Tea Party Candidate Challenges S.C. Speaker

'Fair Tax' John Steinberger files as a petition candidate against the GOP incumbent.

A Charleston man known for his outspoken views on reforming the state's tax code has joined 43 other petition candidates vying to take down incumbent legislators.

But "Fair Tax" John Steinberger may have more of an uphill battle than most.

He's challenging S.C. Speaker of the House Bobby Harrell, who's been in Columbia for 20 years and has a spendthrift political action committee.

"Speaker Harrell is, without question, the most powerfulman in South Carolina," Steinberger said. "It's going to be a challenge."

But Steinberger hopes his tea party ties, his committment to Fair Tax and 2012's unprecedented number of petition candidates will swing the odds in his favor.

"I'm going to depend on grass roots support," Steinberger said, adding he plans to hit the pavement hard and meet with any group that invites him to speak.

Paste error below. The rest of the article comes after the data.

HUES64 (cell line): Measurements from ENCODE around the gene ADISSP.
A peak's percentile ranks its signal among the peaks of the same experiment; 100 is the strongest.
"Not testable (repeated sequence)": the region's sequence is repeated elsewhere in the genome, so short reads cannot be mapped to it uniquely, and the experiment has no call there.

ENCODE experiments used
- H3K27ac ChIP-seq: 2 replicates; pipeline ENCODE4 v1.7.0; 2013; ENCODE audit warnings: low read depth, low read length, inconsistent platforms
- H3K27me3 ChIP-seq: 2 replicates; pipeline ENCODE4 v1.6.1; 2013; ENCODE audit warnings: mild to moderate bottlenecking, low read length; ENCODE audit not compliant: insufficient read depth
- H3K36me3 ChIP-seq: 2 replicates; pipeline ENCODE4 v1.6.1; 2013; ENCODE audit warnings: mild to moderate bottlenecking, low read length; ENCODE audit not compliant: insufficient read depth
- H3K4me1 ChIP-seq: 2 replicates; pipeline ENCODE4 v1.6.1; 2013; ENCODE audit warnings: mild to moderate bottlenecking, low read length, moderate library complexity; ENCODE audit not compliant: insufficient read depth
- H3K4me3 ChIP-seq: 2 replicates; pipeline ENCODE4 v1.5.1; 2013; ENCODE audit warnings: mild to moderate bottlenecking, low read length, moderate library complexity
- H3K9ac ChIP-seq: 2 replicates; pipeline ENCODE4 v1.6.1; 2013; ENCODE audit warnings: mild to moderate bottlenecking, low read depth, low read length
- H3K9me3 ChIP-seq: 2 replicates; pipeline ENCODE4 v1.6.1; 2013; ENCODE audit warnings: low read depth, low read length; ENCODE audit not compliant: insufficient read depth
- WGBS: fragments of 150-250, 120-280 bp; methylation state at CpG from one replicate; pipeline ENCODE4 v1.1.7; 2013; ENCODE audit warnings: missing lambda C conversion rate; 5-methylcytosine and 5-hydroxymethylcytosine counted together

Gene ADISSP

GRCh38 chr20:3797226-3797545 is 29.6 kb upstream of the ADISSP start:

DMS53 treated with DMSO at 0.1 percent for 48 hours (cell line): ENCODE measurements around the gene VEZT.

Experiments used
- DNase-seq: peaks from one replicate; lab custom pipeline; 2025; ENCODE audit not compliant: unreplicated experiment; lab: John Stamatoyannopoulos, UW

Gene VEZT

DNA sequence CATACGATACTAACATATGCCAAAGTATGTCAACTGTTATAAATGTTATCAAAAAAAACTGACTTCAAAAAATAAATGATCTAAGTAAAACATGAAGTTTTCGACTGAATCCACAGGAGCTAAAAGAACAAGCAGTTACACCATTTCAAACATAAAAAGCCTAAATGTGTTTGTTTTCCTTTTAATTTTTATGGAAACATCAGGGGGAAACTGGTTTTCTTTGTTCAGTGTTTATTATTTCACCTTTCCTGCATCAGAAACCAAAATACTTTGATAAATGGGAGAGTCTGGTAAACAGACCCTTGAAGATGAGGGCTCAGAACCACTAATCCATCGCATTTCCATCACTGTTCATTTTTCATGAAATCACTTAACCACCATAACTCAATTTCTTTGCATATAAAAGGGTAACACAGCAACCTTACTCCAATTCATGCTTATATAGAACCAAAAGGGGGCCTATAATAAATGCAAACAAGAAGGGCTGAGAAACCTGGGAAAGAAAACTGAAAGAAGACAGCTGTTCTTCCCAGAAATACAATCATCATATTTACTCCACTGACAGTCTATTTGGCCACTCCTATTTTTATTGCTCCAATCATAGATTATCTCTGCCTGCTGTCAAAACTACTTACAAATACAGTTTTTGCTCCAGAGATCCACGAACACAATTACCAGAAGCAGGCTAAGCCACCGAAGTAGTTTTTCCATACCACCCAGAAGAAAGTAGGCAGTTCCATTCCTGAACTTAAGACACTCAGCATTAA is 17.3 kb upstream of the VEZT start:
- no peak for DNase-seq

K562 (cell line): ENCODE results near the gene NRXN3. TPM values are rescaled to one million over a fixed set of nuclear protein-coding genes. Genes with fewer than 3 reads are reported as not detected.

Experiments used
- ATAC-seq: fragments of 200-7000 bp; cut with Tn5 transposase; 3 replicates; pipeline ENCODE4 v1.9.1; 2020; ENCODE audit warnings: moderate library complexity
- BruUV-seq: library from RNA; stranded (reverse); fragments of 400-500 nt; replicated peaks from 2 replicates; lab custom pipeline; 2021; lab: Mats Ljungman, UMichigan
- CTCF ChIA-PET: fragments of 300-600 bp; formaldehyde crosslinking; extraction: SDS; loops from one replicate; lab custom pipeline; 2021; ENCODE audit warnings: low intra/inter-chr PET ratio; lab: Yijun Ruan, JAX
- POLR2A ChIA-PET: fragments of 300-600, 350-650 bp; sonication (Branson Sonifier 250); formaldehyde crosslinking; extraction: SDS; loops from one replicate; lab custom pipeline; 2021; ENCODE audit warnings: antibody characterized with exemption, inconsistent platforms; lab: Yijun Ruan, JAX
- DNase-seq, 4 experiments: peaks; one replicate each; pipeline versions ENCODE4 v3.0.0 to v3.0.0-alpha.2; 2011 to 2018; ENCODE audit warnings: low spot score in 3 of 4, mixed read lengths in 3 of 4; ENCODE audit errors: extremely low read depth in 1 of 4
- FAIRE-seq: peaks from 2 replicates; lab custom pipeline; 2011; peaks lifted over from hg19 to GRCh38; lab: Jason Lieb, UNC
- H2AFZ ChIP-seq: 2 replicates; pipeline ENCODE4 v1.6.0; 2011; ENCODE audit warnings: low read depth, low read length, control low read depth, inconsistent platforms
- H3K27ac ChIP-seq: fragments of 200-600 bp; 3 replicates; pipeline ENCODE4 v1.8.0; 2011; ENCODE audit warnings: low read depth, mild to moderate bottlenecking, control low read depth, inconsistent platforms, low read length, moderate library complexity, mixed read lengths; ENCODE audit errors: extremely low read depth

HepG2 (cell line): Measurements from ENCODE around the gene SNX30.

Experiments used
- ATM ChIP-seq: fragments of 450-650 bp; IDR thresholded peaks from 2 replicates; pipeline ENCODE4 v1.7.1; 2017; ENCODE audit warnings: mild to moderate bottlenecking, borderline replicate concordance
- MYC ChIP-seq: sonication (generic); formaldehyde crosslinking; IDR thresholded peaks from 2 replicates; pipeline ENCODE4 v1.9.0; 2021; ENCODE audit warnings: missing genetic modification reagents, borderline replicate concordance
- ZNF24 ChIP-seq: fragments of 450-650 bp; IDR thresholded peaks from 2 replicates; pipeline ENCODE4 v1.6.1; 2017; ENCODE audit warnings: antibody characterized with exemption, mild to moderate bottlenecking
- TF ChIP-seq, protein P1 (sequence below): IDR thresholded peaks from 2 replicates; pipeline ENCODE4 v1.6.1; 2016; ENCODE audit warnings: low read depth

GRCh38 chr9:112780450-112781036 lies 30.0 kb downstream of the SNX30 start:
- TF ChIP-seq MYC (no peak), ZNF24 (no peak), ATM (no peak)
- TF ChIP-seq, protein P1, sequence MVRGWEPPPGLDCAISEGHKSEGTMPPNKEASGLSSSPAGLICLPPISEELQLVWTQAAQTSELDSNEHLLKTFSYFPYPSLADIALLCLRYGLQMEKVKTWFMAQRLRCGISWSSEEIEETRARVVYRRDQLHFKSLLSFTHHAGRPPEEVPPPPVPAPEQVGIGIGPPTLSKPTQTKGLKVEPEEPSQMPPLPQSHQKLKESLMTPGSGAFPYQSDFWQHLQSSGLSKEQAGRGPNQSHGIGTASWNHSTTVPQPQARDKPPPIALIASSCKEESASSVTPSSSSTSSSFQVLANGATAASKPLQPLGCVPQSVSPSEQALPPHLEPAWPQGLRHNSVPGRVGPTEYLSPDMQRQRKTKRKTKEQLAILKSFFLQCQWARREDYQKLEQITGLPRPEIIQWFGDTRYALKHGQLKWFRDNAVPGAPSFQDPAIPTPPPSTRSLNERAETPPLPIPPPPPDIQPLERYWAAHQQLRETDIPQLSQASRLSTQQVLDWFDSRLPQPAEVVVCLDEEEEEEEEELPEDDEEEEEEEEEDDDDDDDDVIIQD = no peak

His opponent Harrell was originally elected to the House in 1992 for District 114, which includes land west of Charleston that hugs the Ashley River (West Ashley and southwest Dorchester County). He served as House Majority Leader 1997-1999. In 2005, after serving as the House Ways and Means Committee chair for six years, Harrell was elected Speaker. 

In April, the Post and Courtier reported Harrell's Palmetto Leadership Council had "channeled about a half-million dollars in the last four years to the S.C. House Republican Caucus, to the state Republican Party and to more than 130 mostly incumbent Republican candidates for legislative office." Click here to read more.

Harrell also has an R next to his name during a presidential election, when voters may be more likely to vote straight-ticket. Steinberger is running as a petition candidate and will have no party affiliation, despite being a Republican.

Charleston Tea Party Chair Mike Murphree said tea party candidates without the Republican Party will have a harder time getting noticed in November.